joel2By Joel Schiavone

This is a second in a series of articles by entrepreneur and New Haven stalwart Joel Schiavone on the management and future of the city. See the first New Haven, Road to Where at this link. You are invited to join the conversation with Joel, by sending your comments to This email address is being protected from spambots. You need JavaScript enabled to view it. for publication. Or you may comment directly on the article. We invite you to share his thoughts as well. 

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In the first of my articles on the New Haven financial situation I tried to point out how the problem was structural and not solvable simply by raising taxes. Sure enough, the City’s only response to an overwhelming deficit for the next couple of years is to raise taxes. I tried to point out that this is a zero sum game, meaning they will never get caught up until the City runs out of money which I expect within the next six months.

yalelawUS News and World Reports released its 2019 Grad School ranking and only one Connecticut University can claim a slam dunk. The report placeed Yale law school as the number one law school in the country.

Yale Law founded in 1824 has 259 full and part time faculty and staff to serve 625 enrolled students in 2018 at a cost $62,170 tuition per year. Besides the high ranking students may be attracted to the grading system. The Law School does not use a traditional grading system. First year students receive no grades, later grades are measured by honors, pass, low pass, credit or failure.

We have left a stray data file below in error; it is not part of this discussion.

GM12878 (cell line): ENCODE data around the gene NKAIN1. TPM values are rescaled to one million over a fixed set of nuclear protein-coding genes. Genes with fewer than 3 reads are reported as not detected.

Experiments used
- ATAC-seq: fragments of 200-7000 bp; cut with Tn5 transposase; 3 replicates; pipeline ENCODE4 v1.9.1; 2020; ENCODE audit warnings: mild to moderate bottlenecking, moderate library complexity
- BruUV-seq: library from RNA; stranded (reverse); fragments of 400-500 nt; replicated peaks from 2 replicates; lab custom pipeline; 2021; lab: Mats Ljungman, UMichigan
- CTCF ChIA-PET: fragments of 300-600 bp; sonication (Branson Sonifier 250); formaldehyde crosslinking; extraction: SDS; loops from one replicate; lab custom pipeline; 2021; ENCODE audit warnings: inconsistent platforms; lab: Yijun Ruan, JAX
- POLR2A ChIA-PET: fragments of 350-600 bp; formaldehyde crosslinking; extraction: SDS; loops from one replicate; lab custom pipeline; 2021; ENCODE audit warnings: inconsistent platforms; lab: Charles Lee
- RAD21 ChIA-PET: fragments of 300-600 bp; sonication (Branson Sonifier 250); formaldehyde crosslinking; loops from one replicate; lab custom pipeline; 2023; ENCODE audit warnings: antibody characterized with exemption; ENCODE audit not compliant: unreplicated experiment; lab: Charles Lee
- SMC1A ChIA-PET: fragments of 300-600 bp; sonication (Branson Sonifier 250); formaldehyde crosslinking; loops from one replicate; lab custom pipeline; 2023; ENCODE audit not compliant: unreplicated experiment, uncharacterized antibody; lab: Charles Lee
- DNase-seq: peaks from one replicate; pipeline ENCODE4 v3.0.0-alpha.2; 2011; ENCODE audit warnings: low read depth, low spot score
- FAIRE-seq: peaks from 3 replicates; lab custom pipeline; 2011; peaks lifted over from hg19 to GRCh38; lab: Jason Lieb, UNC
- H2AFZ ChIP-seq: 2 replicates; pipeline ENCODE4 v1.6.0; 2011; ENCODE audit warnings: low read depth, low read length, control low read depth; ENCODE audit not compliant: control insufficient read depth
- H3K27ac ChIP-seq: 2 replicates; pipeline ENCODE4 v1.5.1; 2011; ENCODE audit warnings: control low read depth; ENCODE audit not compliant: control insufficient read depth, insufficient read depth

The report highlighted the well known legal clinics at Yale [there are 20], saying, “students can immerse themselves in real-life legal experiences as early as their first year. Students represent real clients in domestic violence disputes, apartment eviction proceedings and more. In addition to clinical experience, students can test their legal smarts in workshops and on-campus centers.”

uconn torringtonTORRINGTON: UConn has contacted to Torrington city leaders to offer the municipality the first chance to buy the University’s property that had as UConn’s regional campus until mid-2016.

The former mini campus has three buildings on 95-acres, where the University ended academic programs in mid-2016 due to dwindling enrollment.

EdAdvance, one of Connecticut’s six Regional Education Service Centers (RESCs), has expressed an interest in buying the M. Adela Eads Classroom Building and property around it for use in the educational programming it offers for 24 school districts in western and northwestern Connecticut.